Thursday, March 10, 2011

Off The Cushion

Sitting in Starbucks this morning I was contemplating a topic for a blog post when a guy dressed in wanna-be military garb sits down beside me and announces, "Ya know, if you were here thirty minutes ago there wasn't a black person in here".  Bingo…. you're my blog post of the day.  Are you kidding me?!  I thought guys like this only existed in the movies, and certainly not in southwest Atlanta where the populace is well-over 90% African American.

For the next twenty minutes I was treated to an unsolicited ear-full of how when the gas prices go up all of the blacks are going to leave, and how all of the kids at the school bus stops have babies in their arms.  I struggled to exfiltrate myself from the conversation but part of me, like driving past a car wreck, wanted to hear this guy's destructive, hate-filled rant. 

I contemplated loving kindness and how this guy, as misguided as I believed he was, deserved my compassion.  It's easy to love the world's down-trodden and unfortunate, but when faced with someone that is the victim of his own limited mind, the task becomes much more difficult.  How do you show compassion for someone that you find so distasteful? 

The other take away for me was the question of why do I find his rant so offensive in the first place?  Clearly I'm attached to my viewpoints, and when confronted with such a dramatically different perspective I quickly retract and begin to judge and form opinions.

Buddhism is a wonderful thing, and when sitting on a cushion its simple to follow it's tenants.  Applying the same in the reality of a crowded Starbucks is a bit more challenging.


Vikesh said...

Wonderful post Eric, and can I just say that from my experience it is encounters such as these that will serve to enrich your journey far more than the silent, pensive moments will ever be able to do...

When we meet people who seem to be so diametrically opposed, so unfathomably bigoted, it is then that it is most important to remember these opinions they hold are most often not the product of conscious decisions they have made, but rather that of conditioning they have been subject to.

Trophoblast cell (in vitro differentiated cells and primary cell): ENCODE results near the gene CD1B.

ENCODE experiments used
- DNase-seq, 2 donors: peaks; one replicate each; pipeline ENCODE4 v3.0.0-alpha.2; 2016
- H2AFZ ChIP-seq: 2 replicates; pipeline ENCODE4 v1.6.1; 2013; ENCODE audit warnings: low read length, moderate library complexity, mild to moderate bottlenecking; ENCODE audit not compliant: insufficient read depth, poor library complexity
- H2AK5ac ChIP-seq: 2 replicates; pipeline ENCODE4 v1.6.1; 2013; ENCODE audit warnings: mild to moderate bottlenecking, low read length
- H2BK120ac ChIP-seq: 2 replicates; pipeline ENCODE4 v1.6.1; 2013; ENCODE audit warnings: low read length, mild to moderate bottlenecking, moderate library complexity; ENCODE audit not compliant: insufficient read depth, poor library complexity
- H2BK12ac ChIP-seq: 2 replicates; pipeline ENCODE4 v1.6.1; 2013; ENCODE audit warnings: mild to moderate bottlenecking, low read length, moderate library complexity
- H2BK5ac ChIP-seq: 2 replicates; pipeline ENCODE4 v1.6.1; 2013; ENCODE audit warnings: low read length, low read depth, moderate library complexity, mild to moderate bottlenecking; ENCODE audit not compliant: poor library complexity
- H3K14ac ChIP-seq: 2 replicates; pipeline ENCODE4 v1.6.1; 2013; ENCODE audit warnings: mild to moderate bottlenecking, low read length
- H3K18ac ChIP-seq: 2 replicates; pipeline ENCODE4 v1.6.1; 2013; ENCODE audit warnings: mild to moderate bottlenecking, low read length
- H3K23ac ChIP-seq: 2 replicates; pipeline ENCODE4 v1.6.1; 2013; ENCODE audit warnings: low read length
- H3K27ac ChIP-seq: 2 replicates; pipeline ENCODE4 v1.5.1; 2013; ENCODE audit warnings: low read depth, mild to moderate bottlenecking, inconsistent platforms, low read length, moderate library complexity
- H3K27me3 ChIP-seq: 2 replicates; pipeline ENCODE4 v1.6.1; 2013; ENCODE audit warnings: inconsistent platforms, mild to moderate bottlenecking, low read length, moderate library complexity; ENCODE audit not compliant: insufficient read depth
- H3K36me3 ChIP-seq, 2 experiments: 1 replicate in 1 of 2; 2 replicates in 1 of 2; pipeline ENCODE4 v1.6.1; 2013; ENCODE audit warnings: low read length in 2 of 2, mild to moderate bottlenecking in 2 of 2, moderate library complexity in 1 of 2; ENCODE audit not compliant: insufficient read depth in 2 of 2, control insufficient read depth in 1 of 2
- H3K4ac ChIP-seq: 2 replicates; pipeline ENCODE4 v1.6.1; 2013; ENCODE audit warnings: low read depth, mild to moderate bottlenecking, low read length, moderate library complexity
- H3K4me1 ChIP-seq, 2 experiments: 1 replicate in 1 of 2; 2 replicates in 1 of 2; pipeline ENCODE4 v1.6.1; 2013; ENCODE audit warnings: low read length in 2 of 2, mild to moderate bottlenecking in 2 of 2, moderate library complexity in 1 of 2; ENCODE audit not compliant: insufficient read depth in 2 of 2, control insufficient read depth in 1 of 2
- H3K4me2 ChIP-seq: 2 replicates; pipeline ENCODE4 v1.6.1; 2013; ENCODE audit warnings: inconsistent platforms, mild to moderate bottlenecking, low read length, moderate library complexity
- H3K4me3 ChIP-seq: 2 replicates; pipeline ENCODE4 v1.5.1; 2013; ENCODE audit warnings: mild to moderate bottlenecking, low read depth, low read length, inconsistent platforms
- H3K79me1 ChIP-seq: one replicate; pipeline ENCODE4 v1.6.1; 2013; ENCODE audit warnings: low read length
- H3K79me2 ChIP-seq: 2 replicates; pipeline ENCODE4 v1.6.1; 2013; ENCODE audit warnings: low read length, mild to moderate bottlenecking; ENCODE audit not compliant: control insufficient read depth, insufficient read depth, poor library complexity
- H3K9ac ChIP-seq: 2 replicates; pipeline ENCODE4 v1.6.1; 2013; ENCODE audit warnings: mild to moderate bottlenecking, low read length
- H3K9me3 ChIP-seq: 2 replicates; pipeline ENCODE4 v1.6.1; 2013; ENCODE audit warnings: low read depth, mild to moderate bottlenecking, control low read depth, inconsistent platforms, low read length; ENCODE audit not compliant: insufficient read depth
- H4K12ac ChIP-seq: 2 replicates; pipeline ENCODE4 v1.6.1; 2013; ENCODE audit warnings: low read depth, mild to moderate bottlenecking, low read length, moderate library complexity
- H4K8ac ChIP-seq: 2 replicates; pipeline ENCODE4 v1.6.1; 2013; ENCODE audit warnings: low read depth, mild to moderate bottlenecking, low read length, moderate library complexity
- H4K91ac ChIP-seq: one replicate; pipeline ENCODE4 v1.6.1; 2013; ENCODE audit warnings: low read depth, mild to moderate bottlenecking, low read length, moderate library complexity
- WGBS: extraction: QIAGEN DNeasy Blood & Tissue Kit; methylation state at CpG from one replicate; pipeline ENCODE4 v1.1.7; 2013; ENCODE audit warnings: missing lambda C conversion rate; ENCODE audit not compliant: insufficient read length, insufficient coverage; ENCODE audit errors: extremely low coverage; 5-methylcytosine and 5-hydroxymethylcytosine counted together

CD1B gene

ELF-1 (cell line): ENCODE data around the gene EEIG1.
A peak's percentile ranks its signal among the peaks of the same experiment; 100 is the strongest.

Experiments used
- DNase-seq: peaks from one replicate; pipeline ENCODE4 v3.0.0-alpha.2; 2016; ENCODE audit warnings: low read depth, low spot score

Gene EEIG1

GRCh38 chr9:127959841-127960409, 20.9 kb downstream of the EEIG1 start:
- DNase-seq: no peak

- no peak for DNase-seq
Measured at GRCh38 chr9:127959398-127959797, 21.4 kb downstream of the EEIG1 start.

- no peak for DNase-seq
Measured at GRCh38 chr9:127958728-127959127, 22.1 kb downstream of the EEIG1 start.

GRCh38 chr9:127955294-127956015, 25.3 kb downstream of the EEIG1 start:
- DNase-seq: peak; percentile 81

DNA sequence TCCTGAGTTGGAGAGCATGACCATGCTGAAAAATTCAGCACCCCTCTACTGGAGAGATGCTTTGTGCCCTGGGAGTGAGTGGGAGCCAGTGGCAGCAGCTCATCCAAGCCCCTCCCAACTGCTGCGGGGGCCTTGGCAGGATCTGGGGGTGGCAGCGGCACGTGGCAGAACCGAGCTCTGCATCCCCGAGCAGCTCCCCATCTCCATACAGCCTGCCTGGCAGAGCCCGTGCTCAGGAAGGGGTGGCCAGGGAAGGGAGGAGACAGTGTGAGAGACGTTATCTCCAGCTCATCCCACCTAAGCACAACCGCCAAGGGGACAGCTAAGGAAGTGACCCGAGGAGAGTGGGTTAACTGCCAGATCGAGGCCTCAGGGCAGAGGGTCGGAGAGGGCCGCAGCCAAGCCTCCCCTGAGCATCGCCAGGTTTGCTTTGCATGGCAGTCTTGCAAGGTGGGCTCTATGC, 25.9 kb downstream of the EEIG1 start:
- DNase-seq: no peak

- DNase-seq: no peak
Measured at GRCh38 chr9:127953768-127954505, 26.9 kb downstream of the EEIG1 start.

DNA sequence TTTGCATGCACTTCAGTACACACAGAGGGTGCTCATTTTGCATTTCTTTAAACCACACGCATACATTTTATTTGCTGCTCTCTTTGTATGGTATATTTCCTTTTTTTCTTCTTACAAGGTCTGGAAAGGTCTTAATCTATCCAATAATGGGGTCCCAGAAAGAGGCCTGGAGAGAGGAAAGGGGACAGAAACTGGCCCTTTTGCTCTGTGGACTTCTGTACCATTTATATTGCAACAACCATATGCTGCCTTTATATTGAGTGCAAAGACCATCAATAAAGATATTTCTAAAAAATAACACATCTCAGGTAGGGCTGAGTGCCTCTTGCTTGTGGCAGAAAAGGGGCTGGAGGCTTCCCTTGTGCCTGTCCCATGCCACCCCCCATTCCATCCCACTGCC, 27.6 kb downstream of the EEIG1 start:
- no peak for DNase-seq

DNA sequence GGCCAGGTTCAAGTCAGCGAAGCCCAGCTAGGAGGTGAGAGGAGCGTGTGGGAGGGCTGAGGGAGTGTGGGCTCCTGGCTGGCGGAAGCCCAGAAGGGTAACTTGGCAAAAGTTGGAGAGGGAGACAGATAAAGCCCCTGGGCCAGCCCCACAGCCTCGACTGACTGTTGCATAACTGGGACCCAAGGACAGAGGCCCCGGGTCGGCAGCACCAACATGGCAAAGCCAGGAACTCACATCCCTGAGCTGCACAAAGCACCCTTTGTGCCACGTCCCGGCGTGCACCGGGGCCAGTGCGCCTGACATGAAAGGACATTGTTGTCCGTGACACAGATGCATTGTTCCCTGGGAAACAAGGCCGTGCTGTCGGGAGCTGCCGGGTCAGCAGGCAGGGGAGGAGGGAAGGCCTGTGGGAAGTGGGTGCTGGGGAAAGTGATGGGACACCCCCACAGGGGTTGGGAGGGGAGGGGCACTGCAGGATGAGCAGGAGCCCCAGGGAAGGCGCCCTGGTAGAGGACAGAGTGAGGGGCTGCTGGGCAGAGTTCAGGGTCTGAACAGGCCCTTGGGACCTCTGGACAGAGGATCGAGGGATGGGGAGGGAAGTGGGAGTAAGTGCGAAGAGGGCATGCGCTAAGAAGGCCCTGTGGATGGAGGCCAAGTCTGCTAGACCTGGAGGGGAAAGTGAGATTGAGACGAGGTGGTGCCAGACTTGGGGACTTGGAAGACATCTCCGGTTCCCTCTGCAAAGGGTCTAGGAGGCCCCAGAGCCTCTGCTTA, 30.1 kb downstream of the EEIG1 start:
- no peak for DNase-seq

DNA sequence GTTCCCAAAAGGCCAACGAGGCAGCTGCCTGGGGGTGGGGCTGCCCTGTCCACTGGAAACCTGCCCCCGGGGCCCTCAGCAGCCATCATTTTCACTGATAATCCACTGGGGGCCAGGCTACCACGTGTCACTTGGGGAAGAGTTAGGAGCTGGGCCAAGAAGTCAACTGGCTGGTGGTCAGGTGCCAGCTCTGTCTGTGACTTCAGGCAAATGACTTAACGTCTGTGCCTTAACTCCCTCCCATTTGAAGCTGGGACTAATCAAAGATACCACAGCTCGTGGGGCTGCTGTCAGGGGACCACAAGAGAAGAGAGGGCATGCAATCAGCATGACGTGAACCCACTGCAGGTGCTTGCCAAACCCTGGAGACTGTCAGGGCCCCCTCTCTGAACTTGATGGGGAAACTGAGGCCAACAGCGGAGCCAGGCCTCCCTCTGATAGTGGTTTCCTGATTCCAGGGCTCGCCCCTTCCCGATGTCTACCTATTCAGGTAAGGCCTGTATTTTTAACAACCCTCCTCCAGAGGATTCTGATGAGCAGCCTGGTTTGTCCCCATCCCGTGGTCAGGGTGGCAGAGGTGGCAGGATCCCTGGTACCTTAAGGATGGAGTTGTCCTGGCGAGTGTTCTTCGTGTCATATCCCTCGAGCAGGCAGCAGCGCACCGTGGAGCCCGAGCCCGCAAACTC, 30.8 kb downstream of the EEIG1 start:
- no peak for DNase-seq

All throughout their lives, from their upbringing to their unique experiences, to the exposure (or indeed, lack thereof) they've had, all serve to inform their outlook on life whether or not they realize it.

This is how I have found it is possible to still remain compassionate with individuals such as these, by realizing that it is perhaps not their fault at all that they remain trapped in a mental prison of discrimination and perhaps even hatred.

The thought that they are being held captive by forces beyond their perception is what seems most tragic to me and personally I will feel the irrefutable impulse to sympathize with them, therefore allowing me to distance myself from the tendency towards judgement.

Danny from Canberra said...

Hi, this is Danny from Canberra Australia. I am you! By identifying the person in the coffee shop as 'other' you have missed the wonder of it all. The source of 'I' ness is the same source for all of us. You are a localized program governed by karma, which is the way the universe gets to experience itself, but there aren't billions of different selves. There's only one, manifested in multifarious forms. The form is nothing, the self, which transcends form is, for want of a better word, the observer or experiencer, and this is the same observer or experiencer in all of us. If you can drop the notion of 'you' being your little programed self, then the boundaries fall away. I am you and you are me. That's the source of true compassion. Buddhist masters don't take on Bodhisatva status for any other reason that this. There infinite compassion arises from complete identification with suffering humanity. I am you. Not two of us or a million, but one without a second. Paternalistic comment about the low level of awareness in others (including this one no doubt) is indicative of separation, and separation is an illusion. A pertinent question in response to this is, why then am I me and you you? This is a very simple riddle with a very simple answer. Good luck and good fortune. Danny